Pizza Hut is truly enormous. Raking in more than $5.75 billion in 2016, the chain is best known for its red roof architecture. The style is so distinctive that the blog Used to Be a Pizza Hut collects photos of former Pizza Hut restaurants now turned into other businesses.


With more than $5.47 billion in revenue, Domino's is nipping at Pizza Hut's heels. For decades, Domino's offered a guarantee that your pizza would arrive in 30 minutes or less, or it would be free. The policy was terminated in 1993 in the U.S., and Domino's has since focused on expanding its menu with pasta, sandwiches, and other goodies.


Photo of the exterior of a Little Caesars restaurant

Founded in 1959 by Mike and Marian Ilitch, Little Caesars focuses on carry-out pizza at ultra-competitive prices. Using slogans like "Pizza! Pizza!," "Pan! Pan!," and "Deep Deep Dish," the chain offers hot cheese pizzas for just $5.


Headquartered in Jeffersontown, Kentucky, Papa John's was the first national pizza chain to offer online ordering in the U.S., way back in 2002.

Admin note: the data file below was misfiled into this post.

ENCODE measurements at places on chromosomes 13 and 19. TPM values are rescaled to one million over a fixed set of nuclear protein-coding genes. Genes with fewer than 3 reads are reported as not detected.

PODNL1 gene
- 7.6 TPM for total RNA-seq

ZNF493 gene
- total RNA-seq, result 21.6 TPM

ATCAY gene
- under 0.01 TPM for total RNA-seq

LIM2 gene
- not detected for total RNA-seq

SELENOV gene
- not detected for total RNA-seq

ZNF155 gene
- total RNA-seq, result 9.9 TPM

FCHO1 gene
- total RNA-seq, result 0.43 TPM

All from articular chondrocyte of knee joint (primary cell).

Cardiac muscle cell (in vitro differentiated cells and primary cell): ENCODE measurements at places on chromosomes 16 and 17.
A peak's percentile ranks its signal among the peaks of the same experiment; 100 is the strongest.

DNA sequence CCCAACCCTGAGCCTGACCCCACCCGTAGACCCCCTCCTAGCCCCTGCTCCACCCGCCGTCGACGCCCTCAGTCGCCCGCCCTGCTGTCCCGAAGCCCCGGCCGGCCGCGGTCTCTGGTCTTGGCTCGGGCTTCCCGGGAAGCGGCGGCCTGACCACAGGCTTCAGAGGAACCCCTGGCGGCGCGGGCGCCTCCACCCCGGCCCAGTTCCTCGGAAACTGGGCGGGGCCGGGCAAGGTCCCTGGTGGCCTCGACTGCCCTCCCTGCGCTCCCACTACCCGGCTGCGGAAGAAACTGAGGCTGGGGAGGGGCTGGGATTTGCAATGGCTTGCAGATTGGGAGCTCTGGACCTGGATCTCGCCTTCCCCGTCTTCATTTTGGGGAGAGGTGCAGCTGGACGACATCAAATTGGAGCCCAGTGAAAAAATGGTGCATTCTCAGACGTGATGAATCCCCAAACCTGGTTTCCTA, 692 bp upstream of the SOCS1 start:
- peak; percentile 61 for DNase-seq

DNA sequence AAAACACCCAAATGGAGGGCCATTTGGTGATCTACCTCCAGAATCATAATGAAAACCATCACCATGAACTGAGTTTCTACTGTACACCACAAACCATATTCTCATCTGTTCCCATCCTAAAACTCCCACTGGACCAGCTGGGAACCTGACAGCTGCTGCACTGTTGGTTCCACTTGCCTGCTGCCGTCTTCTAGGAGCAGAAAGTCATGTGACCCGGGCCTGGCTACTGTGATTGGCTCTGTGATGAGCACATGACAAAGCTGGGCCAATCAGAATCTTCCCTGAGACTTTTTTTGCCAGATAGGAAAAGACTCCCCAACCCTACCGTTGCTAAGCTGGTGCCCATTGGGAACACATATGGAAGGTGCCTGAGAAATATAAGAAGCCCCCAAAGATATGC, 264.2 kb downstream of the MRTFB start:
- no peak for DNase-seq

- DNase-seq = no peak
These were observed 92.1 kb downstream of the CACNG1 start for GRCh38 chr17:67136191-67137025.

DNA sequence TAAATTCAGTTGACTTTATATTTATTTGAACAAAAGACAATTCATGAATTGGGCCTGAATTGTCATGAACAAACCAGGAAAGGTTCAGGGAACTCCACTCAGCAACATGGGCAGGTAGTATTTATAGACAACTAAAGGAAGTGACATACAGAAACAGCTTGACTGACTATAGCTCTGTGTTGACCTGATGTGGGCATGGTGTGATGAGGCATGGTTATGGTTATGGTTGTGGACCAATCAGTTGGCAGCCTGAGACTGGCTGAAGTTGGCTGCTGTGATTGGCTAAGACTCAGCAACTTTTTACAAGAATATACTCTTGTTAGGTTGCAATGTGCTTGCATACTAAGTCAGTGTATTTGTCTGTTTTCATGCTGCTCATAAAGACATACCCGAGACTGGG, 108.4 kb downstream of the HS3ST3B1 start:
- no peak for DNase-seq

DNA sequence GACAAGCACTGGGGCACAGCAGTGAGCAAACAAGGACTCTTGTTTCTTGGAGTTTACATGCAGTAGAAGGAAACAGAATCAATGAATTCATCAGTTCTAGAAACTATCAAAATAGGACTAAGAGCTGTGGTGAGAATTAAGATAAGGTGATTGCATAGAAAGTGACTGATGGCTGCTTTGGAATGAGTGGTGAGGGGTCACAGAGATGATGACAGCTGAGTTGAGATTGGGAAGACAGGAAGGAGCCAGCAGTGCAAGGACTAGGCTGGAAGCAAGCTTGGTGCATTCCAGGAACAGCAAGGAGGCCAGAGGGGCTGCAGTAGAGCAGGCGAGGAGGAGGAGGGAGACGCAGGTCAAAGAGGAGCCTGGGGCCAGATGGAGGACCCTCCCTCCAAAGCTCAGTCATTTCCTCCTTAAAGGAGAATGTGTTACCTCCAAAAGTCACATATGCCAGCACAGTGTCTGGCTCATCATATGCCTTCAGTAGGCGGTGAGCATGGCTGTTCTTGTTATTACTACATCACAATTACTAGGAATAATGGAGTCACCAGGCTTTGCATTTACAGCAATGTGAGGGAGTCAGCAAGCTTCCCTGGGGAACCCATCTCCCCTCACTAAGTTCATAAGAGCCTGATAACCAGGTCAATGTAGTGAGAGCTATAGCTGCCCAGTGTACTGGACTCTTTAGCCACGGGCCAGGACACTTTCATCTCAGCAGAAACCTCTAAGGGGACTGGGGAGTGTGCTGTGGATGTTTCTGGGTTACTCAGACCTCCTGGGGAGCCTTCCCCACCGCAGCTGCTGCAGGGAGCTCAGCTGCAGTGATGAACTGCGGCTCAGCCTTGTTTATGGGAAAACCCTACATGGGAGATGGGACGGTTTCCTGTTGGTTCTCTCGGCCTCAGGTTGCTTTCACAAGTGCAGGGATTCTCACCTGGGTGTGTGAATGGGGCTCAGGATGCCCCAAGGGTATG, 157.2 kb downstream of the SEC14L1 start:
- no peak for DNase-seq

Papa Murphy's offers exclusively "take and bake" pizza, where the ingredients are put together in front of you, then you bake the pizza at home. It's the only large chain to offer this kind of pizza, and it's a smart business model—stores don't need pizza ovens!


California Pizza Kitchen

The first California Pizza Kitchen launched in 1985 in Beverly Hills, California. The focus is on gourmet pizza, including a line of relatively fancy frozen pizzas. In many locations, CPK also offers gluten-free crust as an option, making it a favorite for gluten-intolerant pizza lovers.


Pasquale “Pat” Giammarco founded Marco's Pizza in 1978. The Toledo, Ohio-based chain is now the country's fastest-growing pizza chain, with more than 800 franchised locations across the U.S. as well as in Puerto Rico, the Bahamas, and India. They specialize in what they've dubbed "Ah!thentic Italian."


In 1958, Bill Larson concluded four years of US Navy service and got a job at a pizza parlor in San Mateo, California. A year later, he founded his own: Round Table Pizza. Using a King Arthur theme, Round Table has often featured knights and shields in its logo. The knight theme originated when Larson saw drawings of King Arthur's court eating pizza.


The brainchild of two Georgia Tech students, Mellow Mushroom opened in Atlanta, Georgia as a one-off pizzeria. Today, it boasts more than 150 locations, and is regularly inching further westward.


Macaroni and cheese pizza from Cicis

Cicis is the world's largest pizza buffet chain. It features all sorts of wild stuff including a macaroni-and-cheese pizza.

Source: PMQ Pizza Magazine